Alice (Anna Kendrick) doesn’t see herself as a victim of abuse. In fact, she insists she isn’t. Why then when Alice and her friends (played by Kaniehtiio Horn and Wunmi Mosaku) come across a poster for a missing girl presumed to have been killed by someone close to her, can she not shake off the spectral feeling of connection to this total stranger’s tragedy? After all, she says to her friends and herself, it’s not like her boyfriend (Charlie Carrick) “hurts me or anything”.
What Alice can’t yet see – and what forms the core revelation of the understated but poignant Alice, Darling – is that abuse is not always a single action. It lives and breathes within her relationship with Simon. It is the ever-present, sickly dread that resides in the pit of Alice’s stomach, which dictates that she must cater to Simon’s every whim and sexual advance out of fear of what he may do otherwise.
With Alice, Darling, director Mary Nighy (daughter of actor Bill) delicately exposes how internalised and invisible the experience of narcissistic abuse can be. It’s one that, for Alice, at least, exists almost entirely within the confines of her phone. She stares at it, dead-eyed but fixated. When will the next text from Simon arrive? What will it mean? And what might it secretly demand? Behind locked bathroom doors, Alice compulsively tears her hair out and bundles it into tiny, wiry balls of shame.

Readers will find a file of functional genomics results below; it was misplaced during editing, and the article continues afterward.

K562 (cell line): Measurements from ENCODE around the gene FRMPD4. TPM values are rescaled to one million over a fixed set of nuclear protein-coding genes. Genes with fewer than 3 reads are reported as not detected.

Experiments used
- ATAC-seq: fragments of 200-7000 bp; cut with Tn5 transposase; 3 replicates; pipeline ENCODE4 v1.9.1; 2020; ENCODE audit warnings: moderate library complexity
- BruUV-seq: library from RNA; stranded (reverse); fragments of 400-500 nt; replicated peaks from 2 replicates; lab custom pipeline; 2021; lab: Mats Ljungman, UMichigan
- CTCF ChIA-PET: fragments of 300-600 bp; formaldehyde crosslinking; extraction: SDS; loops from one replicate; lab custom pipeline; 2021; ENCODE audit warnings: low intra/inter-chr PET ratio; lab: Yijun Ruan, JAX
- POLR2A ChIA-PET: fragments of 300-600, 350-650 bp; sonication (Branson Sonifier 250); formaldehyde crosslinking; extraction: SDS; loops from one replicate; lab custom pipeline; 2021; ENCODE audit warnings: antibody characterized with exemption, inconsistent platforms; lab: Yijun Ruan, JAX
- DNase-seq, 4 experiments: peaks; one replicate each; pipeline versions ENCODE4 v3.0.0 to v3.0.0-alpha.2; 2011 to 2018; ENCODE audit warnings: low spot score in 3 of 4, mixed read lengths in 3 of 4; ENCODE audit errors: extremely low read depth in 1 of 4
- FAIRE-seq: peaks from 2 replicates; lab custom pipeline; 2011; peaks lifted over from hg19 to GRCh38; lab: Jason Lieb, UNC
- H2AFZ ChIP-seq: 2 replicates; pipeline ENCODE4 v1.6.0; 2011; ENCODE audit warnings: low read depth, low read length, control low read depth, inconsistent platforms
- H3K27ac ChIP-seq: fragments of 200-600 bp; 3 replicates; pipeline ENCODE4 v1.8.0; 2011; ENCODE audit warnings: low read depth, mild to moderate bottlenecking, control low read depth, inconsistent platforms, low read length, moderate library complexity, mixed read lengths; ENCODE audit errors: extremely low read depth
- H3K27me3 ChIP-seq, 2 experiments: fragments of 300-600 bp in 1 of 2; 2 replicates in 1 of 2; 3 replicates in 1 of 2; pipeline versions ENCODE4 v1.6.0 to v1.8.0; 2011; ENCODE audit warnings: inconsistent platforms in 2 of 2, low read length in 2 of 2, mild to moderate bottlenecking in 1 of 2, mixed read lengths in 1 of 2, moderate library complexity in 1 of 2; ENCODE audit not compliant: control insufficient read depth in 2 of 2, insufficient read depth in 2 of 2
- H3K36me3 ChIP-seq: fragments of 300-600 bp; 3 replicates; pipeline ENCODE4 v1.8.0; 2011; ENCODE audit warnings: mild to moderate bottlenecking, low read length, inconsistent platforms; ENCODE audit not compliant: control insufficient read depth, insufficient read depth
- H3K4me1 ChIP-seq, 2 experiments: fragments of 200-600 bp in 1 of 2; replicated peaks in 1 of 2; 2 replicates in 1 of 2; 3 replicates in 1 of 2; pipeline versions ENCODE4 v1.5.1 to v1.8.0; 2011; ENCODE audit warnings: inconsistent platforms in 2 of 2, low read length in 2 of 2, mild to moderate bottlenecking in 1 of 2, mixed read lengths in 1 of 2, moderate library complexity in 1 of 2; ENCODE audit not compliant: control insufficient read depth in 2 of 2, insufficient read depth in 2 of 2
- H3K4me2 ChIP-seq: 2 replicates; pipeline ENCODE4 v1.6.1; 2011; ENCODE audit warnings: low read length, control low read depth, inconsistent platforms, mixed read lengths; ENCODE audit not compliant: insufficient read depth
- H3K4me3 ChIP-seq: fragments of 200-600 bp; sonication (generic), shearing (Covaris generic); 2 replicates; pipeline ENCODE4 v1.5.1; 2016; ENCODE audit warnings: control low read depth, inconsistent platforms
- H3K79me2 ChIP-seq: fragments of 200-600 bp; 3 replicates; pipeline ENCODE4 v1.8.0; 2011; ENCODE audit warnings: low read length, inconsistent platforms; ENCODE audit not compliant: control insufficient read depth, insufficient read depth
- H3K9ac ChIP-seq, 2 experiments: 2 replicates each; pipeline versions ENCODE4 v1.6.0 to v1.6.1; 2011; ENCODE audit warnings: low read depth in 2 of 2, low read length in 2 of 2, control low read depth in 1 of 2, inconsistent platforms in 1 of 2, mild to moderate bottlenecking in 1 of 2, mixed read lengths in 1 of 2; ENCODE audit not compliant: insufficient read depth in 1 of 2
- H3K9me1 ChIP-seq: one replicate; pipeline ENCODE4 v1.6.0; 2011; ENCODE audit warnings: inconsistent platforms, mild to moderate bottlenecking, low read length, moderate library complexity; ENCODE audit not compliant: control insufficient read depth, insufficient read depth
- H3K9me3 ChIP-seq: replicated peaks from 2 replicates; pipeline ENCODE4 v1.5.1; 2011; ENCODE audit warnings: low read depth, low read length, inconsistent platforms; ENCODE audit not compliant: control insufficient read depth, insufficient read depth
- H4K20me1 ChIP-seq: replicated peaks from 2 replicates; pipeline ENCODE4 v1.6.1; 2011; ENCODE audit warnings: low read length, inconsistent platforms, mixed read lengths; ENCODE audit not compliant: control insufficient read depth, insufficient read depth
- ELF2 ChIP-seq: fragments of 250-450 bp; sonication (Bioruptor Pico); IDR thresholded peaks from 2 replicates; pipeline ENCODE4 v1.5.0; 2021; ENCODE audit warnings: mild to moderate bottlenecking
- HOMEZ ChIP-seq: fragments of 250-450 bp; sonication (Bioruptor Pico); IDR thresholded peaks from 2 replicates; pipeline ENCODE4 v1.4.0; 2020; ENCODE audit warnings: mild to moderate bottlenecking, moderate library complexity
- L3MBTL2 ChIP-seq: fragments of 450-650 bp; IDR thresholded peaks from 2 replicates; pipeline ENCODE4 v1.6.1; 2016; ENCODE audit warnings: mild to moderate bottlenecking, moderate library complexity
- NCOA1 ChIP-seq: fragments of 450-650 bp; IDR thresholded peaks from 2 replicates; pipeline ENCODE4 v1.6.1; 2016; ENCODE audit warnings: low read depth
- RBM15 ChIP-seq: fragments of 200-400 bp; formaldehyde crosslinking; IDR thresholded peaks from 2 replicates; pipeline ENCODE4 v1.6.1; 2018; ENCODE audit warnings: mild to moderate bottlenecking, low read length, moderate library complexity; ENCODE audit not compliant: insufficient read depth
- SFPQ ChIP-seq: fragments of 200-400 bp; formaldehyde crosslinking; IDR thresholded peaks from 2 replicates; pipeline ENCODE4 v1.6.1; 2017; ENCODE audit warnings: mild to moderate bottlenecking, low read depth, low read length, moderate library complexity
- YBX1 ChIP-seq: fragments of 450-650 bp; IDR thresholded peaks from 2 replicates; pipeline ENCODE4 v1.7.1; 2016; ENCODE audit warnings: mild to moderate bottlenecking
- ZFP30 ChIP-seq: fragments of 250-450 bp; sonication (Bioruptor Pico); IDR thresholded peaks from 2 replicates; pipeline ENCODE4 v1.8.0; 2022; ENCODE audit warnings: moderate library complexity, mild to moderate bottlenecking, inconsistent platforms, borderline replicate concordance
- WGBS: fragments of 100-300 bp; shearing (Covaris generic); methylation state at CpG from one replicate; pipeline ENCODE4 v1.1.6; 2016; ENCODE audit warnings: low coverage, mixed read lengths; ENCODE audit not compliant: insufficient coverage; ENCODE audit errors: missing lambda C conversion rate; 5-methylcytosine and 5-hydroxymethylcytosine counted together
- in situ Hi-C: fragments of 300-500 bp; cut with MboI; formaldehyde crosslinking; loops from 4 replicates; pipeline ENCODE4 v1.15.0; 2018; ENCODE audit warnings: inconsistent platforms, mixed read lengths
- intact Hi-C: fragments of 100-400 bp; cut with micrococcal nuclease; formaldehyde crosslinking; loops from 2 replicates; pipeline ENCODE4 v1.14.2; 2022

Nighy does, occasionally, revert to the standard symbols of sad women. One day, I hope cinema will move on from the image of female protagonists submerged in bathtubs, drowning in their own oppression. Alice, Darling remains striking, however, thanks to how subtly Alanna Francis’s screenplay presents the warning signs of Simon’s behaviour. We see him return from the crowded, lauded opening of his art show only to declare it “a complete f***ing trainwreck”. The unspoken expectation being that Alice will tend his ego and reassure him of his genius.
Kendrick has been candid when speaking about the film. The actor recently revealed that she drew much of her performance from a recent experience of her own. Her affinity with the material is especially evident in how authentically she renders Alice’s dissociative spells. There’s that glazed-over look in her eye and the bodily tension of someone trying to crawl inside of themselves.
It’s particularly refreshing to see how uninterested Kendrick and Nighy are in making Alice saintly. She’s prickly and argumentative when confronted about her relationship. When a friend softly points out her patterns of disordered eating, Alice shovels handfuls of chocolate into her mouth like a stubborn child. The film wouldn’t work, either, without Horn and Mosaku, who find that same space for imperfection in their performances as loving friends who don’t know quite how to help. That is the ultimate, noble-hearted dream behind Alice, Darling – that there’s a friend out there, maybe even an Alice, who will see this film as the wake-up call they need.
Dir: Mary Nighy. Starring: Anna Kendrick, Kaniehtiio Horn, Charlie Carrick, Wunmi Mosaku, Mark Winnick. 15, 89 minutes
‘Alice, Darling’ is in cinemas from 20 January